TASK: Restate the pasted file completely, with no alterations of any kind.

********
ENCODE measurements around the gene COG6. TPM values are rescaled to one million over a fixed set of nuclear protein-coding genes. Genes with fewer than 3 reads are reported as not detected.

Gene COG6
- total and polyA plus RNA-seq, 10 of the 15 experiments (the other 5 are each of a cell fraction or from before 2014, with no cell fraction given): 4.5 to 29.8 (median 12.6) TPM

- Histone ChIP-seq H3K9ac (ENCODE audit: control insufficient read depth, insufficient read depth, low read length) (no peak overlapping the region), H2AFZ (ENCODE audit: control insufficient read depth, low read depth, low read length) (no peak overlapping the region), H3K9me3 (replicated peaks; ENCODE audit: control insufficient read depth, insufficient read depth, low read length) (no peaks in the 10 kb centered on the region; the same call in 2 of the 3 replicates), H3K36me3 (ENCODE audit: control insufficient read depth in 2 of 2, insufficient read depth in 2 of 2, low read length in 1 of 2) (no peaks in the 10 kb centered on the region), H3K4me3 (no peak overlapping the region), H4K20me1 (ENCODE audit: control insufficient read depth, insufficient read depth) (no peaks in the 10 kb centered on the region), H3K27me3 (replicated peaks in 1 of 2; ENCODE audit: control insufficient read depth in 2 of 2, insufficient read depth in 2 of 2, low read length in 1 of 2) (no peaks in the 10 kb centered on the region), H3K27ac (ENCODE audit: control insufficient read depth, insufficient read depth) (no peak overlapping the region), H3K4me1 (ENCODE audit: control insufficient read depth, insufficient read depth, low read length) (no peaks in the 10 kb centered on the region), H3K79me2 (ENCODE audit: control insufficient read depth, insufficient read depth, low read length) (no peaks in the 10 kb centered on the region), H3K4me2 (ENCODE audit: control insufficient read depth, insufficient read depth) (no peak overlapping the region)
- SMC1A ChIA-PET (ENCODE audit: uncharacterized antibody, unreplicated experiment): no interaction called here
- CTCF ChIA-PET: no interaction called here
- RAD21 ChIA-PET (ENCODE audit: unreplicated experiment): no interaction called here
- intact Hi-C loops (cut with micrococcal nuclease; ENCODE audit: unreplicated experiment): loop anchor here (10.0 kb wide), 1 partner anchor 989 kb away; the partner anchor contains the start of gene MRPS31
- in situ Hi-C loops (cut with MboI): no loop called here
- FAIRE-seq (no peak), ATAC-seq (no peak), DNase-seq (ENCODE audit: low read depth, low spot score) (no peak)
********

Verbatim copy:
ENCODE measurements around the gene COG6. TPM values are rescaled to one million over a fixed set of nuclear protein-coding genes. Genes with fewer than 3 reads are reported as not detected.

Gene COG6
- total and polyA plus RNA-seq, 10 of the 15 experiments (the other 5 are each of a cell fraction or from before 2014, with no cell fraction given): 4.5 to 29.8 (median 12.6) TPM

- Histone ChIP-seq H3K9ac (ENCODE audit: control insufficient read depth, insufficient read depth, low read length) (no peak overlapping the region), H2AFZ (ENCODE audit: control insufficient read depth, low read depth, low read length) (no peak overlapping the region), H3K9me3 (replicated peaks; ENCODE audit: control insufficient read depth, insufficient read depth, low read length) (no peaks in the 10 kb centered on the region; the same call in 2 of the 3 replicates), H3K36me3 (ENCODE audit: control insufficient read depth in 2 of 2, insufficient read depth in 2 of 2, low read length in 1 of 2) (no peaks in the 10 kb centered on the region), H3K4me3 (no peak overlapping the region), H4K20me1 (ENCODE audit: control insufficient read depth, insufficient read depth) (no peaks in the 10 kb centered on the region), H3K27me3 (replicated peaks in 1 of 2; ENCODE audit: control insufficient read depth in 2 of 2, insufficient read depth in 2 of 2, low read length in 1 of 2) (no peaks in the 10 kb centered on the region), H3K27ac (ENCODE audit: control insufficient read depth, insufficient read depth) (no peak overlapping the region), H3K4me1 (ENCODE audit: control insufficient read depth, insufficient read depth, low read length) (no peaks in the 10 kb centered on the region), H3K79me2 (ENCODE audit: control insufficient read depth, insufficient read depth, low read length) (no peaks in the 10 kb centered on the region), H3K4me2 (ENCODE audit: control insufficient read depth, insufficient read depth) (no peak overlapping the region)
- SMC1A ChIA-PET (ENCODE audit: uncharacterized antibody, unreplicated experiment): no interaction called here
- CTCF ChIA-PET: no interaction called here
- RAD21 ChIA-PET (ENCODE audit: unreplicated experiment): no interaction called here
- intact Hi-C loops (cut with micrococcal nuclease; ENCODE audit: unreplicated experiment): loop anchor here (10.0 kb wide), 1 partner anchor 989 kb away; the partner anchor contains the start of gene MRPS31
- in situ Hi-C loops (cut with MboI): no loop called here
- FAIRE-seq (no peak), ATAC-seq (no peak), DNase-seq (ENCODE audit: low read depth, low spot score) (no peak)